The database includes every non-Runic inscription raised on a stone monument within Celtic-speaking areas (Ireland, Scotland, Wales, Dumnonia, Brittany and the Isle of Man) in the early middle ages (AD 400-1000). There are over 1,200 such inscriptions. In dealing with such a large corpus limitations of time have meant that, for this version of the database, the entries for Wales, Scotland, Dumnonia, Brittany and the Isle of Man, are fuller than those for Ireland. These problems will be rectified before the final version is released (June 2001). The final release will also see the search facility greatly enhanced.
Information on the stones has been broken down into three main types - SITE, STONE, and INSCRIPTION.
SITE: Includes information on the physical character and/or history of the site.
STONE: Includes information on discovery, location, condition, size, form and decoration.
INSCRIPTION: Includes information on legibility, position, script, linguistics and readings.
Within each of these you can find bibliographic references that are linked to the bibliography
Links to IMAGES of many of the stones can be found within the INSCRIPTION pages.
CISP has given each site, stone and inscription a 'unique identifier' to aid searching. Thus each stone and each inscription from each site has been placed in sequential order beginning with 1. An example of this follows:
SITE: The sites with inscriptions have been listed alphabetically (including alternative names, and names in the modern Celtic vernaculars). These can be found with links to the main entries through the Site Index - Alphabetical.
REGION: Listings of all the sites with inscriptions have also been grouped by county and country (Ireland is treated as a whole, and Scotland, Wales and the Isle of Man are treated individually). These can be found with links to the main entries through the Site Index - Geographical.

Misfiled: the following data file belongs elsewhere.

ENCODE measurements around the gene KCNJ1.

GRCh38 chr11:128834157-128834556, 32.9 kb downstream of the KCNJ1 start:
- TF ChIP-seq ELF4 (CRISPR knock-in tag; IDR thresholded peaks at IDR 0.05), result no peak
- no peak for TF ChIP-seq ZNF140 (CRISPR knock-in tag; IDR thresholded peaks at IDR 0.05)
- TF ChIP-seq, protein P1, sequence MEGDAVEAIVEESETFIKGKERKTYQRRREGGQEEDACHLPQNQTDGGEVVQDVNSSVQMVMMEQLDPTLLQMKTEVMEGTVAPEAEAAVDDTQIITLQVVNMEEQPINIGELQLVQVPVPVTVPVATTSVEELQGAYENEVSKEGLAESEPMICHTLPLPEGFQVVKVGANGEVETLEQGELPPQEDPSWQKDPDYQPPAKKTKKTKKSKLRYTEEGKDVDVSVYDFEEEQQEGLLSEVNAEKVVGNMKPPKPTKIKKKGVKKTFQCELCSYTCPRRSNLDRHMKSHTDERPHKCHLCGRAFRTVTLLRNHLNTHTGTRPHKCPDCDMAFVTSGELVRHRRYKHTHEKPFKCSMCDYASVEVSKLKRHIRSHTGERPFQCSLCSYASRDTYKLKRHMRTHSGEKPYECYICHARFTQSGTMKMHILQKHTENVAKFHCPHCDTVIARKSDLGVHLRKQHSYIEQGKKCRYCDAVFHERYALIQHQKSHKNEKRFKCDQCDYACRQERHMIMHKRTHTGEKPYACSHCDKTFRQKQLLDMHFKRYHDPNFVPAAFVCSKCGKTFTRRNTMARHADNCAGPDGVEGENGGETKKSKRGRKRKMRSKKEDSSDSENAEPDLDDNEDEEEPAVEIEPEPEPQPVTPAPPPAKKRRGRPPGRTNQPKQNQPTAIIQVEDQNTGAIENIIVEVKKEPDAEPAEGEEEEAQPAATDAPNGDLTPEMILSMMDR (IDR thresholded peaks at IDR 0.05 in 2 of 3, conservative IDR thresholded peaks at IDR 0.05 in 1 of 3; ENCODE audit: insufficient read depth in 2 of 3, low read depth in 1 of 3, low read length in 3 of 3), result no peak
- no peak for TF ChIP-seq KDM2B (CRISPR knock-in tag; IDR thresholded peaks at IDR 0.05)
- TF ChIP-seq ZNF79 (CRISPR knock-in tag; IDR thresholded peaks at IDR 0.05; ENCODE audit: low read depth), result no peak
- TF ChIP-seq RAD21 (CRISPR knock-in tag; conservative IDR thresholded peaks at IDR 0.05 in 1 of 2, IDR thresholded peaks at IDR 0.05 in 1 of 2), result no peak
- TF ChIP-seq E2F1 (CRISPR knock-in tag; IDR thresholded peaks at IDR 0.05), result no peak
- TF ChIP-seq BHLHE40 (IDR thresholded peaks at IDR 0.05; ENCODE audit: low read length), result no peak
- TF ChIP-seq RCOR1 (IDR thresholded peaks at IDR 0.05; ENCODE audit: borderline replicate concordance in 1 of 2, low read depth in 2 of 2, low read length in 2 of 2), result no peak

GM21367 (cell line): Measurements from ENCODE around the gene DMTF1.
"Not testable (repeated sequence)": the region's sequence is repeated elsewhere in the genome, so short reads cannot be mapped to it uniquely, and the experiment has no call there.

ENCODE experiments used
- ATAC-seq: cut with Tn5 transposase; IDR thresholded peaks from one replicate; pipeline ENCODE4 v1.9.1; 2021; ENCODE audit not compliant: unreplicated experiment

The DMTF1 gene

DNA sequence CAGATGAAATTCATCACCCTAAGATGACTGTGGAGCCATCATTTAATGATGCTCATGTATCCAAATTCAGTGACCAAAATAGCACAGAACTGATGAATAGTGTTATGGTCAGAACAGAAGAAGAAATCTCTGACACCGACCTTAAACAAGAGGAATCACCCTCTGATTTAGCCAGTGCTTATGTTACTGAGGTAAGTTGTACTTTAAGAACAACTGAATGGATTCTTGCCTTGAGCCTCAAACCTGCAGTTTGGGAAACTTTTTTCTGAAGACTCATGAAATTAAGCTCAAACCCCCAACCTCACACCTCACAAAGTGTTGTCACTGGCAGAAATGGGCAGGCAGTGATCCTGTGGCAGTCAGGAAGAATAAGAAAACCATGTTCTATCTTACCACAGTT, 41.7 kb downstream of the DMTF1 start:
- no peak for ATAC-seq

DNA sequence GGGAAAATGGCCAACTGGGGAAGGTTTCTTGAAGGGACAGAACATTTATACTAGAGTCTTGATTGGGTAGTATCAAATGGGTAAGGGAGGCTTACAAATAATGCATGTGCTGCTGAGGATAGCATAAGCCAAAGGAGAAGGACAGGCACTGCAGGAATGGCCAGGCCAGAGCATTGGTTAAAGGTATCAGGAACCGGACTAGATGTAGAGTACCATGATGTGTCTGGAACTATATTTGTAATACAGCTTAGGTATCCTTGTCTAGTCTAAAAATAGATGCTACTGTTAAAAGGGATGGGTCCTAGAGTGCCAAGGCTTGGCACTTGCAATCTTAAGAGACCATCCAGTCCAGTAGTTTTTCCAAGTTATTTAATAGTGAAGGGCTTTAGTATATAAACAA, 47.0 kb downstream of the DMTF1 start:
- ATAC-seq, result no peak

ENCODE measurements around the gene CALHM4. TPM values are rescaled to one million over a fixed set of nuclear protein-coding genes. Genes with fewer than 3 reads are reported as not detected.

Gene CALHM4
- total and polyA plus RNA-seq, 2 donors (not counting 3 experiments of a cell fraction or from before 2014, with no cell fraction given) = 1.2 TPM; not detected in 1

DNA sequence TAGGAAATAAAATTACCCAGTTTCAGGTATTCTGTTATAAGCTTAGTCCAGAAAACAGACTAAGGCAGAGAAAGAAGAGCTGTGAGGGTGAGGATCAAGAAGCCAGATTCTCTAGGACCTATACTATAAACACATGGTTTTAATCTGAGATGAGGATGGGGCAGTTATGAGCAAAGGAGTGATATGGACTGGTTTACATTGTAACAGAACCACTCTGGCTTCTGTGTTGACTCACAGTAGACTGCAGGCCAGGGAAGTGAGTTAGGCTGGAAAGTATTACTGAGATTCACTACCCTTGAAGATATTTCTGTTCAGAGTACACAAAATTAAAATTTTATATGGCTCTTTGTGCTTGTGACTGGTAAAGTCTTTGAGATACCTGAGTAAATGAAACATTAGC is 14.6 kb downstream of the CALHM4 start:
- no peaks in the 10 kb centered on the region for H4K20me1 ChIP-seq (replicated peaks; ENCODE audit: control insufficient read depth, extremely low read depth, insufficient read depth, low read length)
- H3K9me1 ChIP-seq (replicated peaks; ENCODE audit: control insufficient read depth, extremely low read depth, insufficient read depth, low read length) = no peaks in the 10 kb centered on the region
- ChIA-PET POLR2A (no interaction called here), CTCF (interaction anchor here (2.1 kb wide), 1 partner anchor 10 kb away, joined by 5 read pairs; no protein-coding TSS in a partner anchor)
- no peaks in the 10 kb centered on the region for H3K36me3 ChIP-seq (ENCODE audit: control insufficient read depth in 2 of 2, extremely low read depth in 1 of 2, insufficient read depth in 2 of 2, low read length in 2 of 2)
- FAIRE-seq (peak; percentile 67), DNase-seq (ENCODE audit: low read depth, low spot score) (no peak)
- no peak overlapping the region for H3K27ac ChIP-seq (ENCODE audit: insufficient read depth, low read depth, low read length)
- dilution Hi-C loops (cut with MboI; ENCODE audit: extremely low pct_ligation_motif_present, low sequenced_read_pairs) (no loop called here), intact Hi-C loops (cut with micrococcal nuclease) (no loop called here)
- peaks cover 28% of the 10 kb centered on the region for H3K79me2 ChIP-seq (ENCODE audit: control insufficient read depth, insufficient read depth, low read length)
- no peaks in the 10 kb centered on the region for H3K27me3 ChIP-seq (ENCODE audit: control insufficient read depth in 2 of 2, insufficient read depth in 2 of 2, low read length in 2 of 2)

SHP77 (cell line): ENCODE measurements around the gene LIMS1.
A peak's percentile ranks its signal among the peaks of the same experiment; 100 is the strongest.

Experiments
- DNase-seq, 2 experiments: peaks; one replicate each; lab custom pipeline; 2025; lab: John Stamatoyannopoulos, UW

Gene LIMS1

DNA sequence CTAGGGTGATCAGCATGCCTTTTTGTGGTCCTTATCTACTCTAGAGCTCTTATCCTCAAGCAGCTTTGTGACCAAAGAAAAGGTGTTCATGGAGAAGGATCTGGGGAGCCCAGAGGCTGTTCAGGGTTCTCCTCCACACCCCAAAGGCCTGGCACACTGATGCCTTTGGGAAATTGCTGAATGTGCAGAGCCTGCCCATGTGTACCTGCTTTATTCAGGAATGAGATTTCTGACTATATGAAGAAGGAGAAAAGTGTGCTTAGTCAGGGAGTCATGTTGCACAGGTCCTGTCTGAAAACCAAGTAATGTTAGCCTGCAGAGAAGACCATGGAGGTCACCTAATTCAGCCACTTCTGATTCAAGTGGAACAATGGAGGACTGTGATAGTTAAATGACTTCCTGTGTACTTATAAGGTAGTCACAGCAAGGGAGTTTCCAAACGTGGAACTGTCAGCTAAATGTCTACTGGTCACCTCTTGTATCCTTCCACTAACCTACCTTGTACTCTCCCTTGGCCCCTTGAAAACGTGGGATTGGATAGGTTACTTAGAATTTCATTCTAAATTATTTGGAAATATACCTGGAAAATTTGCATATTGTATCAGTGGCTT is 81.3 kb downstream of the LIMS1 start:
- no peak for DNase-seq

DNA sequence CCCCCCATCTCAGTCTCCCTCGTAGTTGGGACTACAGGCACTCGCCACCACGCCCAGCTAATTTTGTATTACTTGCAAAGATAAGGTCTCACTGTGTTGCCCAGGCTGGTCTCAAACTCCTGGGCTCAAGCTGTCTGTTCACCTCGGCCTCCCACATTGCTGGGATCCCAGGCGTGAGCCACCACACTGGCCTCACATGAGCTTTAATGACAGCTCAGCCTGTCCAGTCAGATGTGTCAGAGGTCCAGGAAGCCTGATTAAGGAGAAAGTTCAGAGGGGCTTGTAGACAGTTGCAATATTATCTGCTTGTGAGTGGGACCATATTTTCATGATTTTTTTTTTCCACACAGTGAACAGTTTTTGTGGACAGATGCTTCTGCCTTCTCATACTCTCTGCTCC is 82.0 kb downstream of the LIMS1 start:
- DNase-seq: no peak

CISP CODE: Working on the above explained principle, a list of CISP site codes, with links to the main entries, can be found by looking at the Site Index - CISP code.
PERSONAL NAME: All the personal names within the database have been listed alpabetically (including fragmentary names). These can be found, with links to the main entries, through the Name Index - Alphabetical. This will by-pass the site entry and take you straight to the INSCRIPTION entry.
NAME OF STONE: Some stones, such as Men Scryfa, are also known by a particular name. These can be found, with links to the main entries, through the Stone Index - Named Stones.
CORPORA: A Stone and inscription can also be found by using a recognised corpus number, such as Macalister/1949, no. 743, or Okasha/1993, no. 21. This will by-pass the site entry and take you straight to the STONE entry.
If you know the CISP code of a site, or stone, or inscriptions type it in the box below, and click SEARCH (Hitting return will simply take you to HOME).
If you know the Corpus number of a stone, select the Corpus from the table, and type the number in the box below and click SEARCH (Hitting return will take you to HOME).
Within these web-pages is the facility to e-mail the CISP team of Dr. Mark Handley and Dr. Kris Lockyear. This has been done to ease the collection of comments (and criticisms) from users of the database. It is our hope that if users find an error, or realise that there has been an omission, they will let us know so the problem can be rectified. It is our intention to make corrections and improvements through periodic updates. PLEASE NOTE: THE SITE NOTES OF SOME OF THE FILES HAVE BEEN CORRUPTED IN THE COURSE OF ELECTRONIC CONVERSION; these are now being systematically checked and corrected (1 September 2000) but this will take time; do please, however, advise us of any errors of this type that you find.
A complete database manual is available, covering all aspects of the CISP database in detail. This is available in two formats:
We would like to thank Katherine Forsyth, Jost Gippert, Elisabeth Okasha and Charles Thomas for permission to quote from their works extensively, and the National Museum of Wales and Four Courts Press for granting permission to use works and images for which they hold the copyright.
This website was designed and generated from the database by Mike Gahan.